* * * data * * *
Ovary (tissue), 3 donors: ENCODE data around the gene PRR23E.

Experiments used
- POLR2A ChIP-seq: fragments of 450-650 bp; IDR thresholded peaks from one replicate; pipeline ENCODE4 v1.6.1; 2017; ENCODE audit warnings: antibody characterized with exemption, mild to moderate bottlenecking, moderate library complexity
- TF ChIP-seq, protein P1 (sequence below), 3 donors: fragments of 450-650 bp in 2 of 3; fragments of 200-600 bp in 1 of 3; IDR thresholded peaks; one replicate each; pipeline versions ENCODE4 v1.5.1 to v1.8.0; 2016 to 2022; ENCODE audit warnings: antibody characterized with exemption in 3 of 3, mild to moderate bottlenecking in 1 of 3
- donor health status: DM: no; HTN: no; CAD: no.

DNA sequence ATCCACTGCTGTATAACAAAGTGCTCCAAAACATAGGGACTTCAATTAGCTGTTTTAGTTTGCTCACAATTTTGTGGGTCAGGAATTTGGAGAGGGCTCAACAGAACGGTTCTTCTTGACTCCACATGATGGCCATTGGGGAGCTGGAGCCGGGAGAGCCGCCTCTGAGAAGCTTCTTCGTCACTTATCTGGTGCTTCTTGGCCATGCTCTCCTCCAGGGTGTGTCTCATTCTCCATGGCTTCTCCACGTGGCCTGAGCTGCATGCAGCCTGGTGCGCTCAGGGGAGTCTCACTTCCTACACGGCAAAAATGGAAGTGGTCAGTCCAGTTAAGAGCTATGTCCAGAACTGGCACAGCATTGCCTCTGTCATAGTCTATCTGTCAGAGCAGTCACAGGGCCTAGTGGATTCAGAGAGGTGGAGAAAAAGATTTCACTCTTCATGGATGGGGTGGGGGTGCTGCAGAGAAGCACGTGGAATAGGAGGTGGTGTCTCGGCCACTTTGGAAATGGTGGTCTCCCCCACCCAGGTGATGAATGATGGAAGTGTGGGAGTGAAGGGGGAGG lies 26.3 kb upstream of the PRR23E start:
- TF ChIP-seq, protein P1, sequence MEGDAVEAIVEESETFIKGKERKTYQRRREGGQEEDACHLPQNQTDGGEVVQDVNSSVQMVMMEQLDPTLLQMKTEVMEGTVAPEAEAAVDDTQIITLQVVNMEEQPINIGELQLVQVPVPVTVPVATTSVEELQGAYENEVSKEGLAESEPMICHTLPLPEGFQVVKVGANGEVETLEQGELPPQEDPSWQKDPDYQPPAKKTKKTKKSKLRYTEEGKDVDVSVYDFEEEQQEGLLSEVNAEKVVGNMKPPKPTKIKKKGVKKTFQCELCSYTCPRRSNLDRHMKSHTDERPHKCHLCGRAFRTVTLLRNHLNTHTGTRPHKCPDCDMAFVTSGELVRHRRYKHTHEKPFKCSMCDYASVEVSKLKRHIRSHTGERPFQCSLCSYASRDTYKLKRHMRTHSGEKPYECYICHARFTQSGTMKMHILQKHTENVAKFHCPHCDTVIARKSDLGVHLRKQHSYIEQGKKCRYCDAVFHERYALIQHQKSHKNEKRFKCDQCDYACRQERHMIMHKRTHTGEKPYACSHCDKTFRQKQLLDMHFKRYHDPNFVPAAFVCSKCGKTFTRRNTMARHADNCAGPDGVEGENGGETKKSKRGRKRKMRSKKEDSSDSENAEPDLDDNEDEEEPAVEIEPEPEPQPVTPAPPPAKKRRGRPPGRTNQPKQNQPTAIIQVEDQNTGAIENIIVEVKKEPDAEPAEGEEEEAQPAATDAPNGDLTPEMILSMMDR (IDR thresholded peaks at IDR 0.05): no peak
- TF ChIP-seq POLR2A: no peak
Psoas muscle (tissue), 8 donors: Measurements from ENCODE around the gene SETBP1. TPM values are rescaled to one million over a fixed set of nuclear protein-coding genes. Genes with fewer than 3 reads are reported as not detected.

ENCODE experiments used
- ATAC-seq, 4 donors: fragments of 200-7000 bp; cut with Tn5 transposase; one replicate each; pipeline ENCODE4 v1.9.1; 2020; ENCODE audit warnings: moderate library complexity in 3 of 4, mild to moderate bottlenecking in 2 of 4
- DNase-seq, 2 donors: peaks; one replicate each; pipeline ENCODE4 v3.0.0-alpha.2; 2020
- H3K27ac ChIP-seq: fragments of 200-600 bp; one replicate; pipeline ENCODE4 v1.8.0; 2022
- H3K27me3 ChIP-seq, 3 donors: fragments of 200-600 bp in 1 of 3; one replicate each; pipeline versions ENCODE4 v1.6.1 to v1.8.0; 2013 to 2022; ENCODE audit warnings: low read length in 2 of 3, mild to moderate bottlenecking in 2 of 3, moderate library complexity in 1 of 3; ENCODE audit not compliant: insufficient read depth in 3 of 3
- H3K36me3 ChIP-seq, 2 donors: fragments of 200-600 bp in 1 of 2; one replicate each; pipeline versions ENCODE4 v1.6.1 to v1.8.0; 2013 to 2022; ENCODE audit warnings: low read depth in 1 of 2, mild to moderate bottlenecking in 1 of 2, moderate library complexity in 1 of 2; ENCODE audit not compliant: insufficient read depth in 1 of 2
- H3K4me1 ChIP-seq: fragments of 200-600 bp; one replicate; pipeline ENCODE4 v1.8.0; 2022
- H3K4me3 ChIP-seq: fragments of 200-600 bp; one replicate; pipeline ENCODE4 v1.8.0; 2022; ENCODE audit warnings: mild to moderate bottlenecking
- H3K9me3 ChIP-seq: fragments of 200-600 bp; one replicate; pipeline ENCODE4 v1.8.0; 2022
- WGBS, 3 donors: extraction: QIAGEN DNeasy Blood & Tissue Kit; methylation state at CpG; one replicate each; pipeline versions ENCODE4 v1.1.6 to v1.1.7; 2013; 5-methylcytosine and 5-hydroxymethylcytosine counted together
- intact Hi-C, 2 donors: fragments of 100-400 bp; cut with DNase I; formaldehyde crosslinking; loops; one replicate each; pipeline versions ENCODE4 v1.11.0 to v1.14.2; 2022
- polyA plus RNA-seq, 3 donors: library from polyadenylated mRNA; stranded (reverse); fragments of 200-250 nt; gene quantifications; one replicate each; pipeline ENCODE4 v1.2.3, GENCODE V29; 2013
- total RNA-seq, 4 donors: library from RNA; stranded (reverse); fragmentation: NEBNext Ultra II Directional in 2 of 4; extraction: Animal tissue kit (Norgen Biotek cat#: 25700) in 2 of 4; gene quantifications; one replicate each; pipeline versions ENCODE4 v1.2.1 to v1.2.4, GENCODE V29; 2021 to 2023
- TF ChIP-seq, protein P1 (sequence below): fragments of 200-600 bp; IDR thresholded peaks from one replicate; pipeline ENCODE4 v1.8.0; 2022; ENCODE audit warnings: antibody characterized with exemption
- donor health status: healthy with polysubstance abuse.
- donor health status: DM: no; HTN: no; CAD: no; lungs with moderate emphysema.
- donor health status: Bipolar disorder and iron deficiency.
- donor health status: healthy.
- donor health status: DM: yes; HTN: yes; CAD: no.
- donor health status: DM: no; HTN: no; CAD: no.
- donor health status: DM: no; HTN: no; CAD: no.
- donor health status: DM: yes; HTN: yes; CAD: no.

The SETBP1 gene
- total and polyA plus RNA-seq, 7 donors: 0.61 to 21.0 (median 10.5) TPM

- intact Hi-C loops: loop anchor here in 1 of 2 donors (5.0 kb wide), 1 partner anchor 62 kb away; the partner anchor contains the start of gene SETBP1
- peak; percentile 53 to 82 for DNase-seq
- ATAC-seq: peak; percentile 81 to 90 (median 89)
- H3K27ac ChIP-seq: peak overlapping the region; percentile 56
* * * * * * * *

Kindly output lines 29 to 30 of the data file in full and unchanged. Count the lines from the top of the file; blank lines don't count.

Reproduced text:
- donor health status: DM: no; HTN: no; CAD: no.
- donor health status: DM: no; HTN: no; CAD: no.